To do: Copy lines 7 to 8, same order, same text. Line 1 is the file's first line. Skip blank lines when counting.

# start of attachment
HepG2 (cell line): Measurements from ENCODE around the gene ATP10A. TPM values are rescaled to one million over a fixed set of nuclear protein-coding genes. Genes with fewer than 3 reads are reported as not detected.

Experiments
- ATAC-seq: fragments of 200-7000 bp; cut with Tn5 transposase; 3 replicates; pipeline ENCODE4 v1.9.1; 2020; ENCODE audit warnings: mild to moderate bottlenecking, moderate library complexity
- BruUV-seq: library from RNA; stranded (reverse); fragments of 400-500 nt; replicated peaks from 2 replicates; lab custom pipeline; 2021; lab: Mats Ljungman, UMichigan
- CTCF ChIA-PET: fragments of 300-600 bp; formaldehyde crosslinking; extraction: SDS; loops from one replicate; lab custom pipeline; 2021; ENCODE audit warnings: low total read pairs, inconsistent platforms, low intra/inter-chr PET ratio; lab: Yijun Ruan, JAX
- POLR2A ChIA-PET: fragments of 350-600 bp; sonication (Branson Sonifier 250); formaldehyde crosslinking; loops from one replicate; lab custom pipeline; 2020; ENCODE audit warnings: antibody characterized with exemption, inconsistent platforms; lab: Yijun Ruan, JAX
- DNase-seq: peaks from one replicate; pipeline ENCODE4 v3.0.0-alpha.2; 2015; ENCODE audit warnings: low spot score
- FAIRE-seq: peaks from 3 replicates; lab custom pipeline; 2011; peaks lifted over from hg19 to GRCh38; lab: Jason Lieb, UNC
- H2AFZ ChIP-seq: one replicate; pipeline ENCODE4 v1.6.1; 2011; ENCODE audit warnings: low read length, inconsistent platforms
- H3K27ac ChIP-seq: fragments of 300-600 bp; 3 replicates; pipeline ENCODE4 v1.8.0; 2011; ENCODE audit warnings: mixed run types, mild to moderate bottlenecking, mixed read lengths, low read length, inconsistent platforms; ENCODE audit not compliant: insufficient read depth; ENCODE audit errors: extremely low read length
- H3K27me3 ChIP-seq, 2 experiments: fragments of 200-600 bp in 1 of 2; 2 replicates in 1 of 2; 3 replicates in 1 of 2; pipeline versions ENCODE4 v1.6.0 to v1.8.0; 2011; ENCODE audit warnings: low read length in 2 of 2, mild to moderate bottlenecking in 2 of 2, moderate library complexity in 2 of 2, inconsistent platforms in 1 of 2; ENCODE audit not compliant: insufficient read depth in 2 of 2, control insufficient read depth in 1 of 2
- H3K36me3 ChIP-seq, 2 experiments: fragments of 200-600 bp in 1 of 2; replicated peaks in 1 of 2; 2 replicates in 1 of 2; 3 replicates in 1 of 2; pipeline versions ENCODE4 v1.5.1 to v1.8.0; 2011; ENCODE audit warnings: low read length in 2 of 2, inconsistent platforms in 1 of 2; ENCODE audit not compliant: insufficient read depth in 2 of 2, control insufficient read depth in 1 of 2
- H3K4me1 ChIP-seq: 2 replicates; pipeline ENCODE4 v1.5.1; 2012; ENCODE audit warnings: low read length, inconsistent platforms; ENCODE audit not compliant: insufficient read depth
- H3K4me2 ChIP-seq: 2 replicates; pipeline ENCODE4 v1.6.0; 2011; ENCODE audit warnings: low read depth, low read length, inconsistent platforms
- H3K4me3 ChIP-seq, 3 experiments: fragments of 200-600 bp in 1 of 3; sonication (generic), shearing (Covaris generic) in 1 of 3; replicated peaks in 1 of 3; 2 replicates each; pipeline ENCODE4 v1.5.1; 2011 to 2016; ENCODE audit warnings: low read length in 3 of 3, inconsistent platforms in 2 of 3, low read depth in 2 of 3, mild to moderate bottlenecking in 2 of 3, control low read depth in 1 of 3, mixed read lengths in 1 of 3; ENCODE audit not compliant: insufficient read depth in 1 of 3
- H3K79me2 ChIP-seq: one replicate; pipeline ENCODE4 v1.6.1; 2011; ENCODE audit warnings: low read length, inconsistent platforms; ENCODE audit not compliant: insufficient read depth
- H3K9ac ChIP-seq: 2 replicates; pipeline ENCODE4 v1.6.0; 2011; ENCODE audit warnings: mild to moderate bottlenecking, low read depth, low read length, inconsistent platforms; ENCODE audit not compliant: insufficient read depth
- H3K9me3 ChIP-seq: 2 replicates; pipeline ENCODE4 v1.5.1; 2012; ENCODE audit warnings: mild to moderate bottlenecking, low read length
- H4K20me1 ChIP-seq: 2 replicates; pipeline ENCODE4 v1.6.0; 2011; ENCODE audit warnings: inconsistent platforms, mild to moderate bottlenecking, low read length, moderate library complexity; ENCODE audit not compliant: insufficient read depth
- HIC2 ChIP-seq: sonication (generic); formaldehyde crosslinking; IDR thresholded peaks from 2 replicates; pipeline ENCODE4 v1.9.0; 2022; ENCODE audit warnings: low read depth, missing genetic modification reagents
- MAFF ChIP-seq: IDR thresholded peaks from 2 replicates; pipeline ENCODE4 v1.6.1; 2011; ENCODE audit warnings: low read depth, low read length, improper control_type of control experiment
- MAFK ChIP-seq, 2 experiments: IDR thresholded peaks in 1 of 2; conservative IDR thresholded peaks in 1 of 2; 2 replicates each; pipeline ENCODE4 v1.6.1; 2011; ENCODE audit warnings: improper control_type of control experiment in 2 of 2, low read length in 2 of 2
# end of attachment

- DNase-seq: peaks from one replicate; pipeline ENCODE4 v3.0.0-alpha.2; 2015; ENCODE audit warnings: low spot score
- FAIRE-seq: peaks from 3 replicates; lab custom pipeline; 2011; peaks lifted over from hg19 to GRCh38; lab: Jason Lieb, UNC